BSidesTO 2019 HackFest CTF

The competition, meant to be accessible to all, will be running in a relaxed and social atmosphere. You will encounter different type of tracks such as: Vulnerable bitstream, Krasnikov, Beginner track, Offline SDR and more. Join us for a Hackfest flavoured CTF!
@BSidesTO @hackfest_ca
October 6 2019

BSidesTO 2019 HackFest CTF

This is my somewhat disjointed recollection of the challenges we tackled in the BSidesTO CTF. The highlight of the challenge set was definitely the software-defined radio challenges – not something we see often in CTFs. Unfortunately, working with a partner and working fast, I didn’t take the kind of clean notes that usually make it easy to write these up. That speed and collaboration, however, did bring us a win. Here is the best of my recollection in no particular order.

Exfiltration (Pcapng)

We need you! We need that you find what kind of data we lost :( Good Luck!

We are provided with the RussianCupid.pcapng file.

I opened the capture in Wireshark, and right away checked the Export Objects list. There, I noticed the Just4You image file and saved it. Opening the file reveals the flag in the saved image.

Base64 (Beginner Cipher)

If you see a string that seems encoded, contains only numbers, letters, / and = and might finish with either one or two = (but not all the time) you should try this decoding method. It is also used by pentesters to transfer files over the network and to make sure we are not missing any parts.
Here is the string : SEYtNmQzZTdmMTlhNjhlM2FjOWY4ZGM2ODNhYTJlNjFlZDY=

This was very clearly a Base64-encoded string, and it decodes to the flag:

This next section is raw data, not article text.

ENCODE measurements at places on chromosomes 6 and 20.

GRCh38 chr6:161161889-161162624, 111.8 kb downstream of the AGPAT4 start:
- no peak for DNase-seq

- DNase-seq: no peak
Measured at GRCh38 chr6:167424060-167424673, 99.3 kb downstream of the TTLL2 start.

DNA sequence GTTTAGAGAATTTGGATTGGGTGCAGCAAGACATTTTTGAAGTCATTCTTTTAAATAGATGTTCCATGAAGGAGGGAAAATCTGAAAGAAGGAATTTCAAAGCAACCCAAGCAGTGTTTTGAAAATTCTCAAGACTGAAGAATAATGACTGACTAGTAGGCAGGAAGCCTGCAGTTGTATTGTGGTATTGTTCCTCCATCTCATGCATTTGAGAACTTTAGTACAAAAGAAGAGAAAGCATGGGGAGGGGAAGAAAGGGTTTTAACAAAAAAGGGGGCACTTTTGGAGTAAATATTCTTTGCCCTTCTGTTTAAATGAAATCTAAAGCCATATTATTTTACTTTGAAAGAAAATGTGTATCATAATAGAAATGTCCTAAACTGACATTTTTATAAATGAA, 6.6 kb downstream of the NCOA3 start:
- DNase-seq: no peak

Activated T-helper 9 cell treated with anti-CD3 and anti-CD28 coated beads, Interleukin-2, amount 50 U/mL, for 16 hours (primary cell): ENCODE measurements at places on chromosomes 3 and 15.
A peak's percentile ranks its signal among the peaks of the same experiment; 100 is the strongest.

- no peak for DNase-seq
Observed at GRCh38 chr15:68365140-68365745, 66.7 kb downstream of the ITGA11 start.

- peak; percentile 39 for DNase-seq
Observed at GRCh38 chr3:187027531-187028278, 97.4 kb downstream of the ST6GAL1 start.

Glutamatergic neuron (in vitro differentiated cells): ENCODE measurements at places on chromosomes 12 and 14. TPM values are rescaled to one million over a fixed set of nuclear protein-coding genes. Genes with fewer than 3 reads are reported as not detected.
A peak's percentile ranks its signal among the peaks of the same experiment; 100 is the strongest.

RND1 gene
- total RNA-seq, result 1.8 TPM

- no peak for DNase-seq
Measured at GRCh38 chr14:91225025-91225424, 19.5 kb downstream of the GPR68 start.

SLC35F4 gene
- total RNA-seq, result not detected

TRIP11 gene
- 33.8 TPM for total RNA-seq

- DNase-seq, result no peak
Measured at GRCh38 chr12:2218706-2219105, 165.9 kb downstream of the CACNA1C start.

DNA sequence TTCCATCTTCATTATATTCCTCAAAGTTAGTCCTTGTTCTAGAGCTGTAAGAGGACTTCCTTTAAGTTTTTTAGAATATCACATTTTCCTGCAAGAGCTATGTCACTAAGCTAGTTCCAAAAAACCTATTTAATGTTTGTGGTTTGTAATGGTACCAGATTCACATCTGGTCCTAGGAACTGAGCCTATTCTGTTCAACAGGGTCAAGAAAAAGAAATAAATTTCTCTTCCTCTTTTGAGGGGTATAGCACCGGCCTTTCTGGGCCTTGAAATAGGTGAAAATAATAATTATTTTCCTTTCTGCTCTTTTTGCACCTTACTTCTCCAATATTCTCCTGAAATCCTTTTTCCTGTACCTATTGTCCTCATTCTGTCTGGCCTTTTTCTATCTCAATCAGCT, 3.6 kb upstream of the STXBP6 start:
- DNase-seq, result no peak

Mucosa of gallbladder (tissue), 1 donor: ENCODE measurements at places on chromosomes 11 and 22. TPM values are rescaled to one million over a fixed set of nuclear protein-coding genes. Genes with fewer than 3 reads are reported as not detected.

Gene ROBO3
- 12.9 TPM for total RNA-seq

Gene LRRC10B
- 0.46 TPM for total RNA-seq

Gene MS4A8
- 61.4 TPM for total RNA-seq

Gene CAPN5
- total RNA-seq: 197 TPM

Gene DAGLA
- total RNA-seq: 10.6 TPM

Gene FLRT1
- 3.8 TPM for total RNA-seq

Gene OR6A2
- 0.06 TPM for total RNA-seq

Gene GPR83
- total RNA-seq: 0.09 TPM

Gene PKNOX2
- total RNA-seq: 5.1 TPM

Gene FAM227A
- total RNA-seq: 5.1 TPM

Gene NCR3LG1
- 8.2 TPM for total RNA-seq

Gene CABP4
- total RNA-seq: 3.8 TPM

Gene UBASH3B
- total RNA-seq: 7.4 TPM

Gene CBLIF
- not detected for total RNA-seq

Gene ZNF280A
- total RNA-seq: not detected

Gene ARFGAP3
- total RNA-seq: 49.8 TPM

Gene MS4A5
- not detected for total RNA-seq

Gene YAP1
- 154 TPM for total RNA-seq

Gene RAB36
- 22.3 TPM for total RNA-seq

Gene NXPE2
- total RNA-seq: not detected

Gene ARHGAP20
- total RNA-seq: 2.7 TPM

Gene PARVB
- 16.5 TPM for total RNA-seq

Julius (Beginner Cipher)

One of the first used cipher in history.

Again, clearly a Caesar cipher and a simple decode to the flag:

Crawler (Beginner Web)

What page does a crawler check to see where he can and cannot go? Use the server The answer is a full flag not just the file name.

Another perennial favourite…what’s in the robots.txt file? The flag:

Port Scan (Beginner Web)

By default, nmap will only scan the top 1000 ports. Can you learn how to fix this? If you find a weird port, you can poke it with nc (netcat).
Recommended Tools: nmap, nc (netcat)

A simple port scan using nmap (nmap -p1-65535) shows us only one port over 1000 was active and that was 8080 (http-proxy). I don’t seem to have the flag in my notes, but poking it with netcat (nc 8080) was the way to go.

Look around… (SDR)

Head to Look around this webpage. Can-you find anything revolving around the "CDN" it uses?
Flag is case-sensitive

Looking around at the site code, my partner saw that the banner image was located at Opening the image in a new tab, he came across the flag in the full URL, which was for an S3 bucket with an interesting folder name:


A voice from beyond (SDR)

The files are in RAW IQ format; They have been recorded at a sample rate of 1800000 samples per second, at the frequency set to 433Mhz.

Opening up the provided flag1.raw file in GQRX, and tuning to the frequency range provided in the hint site at, I was able to tune in to a clear signal. With a bit of fiddling with the options, I settled on WMFM(mono) and could hear a voice reading out phonetic alphabet letters (foxtrot.lima.alpha…). Put them together and you’ve got a flag: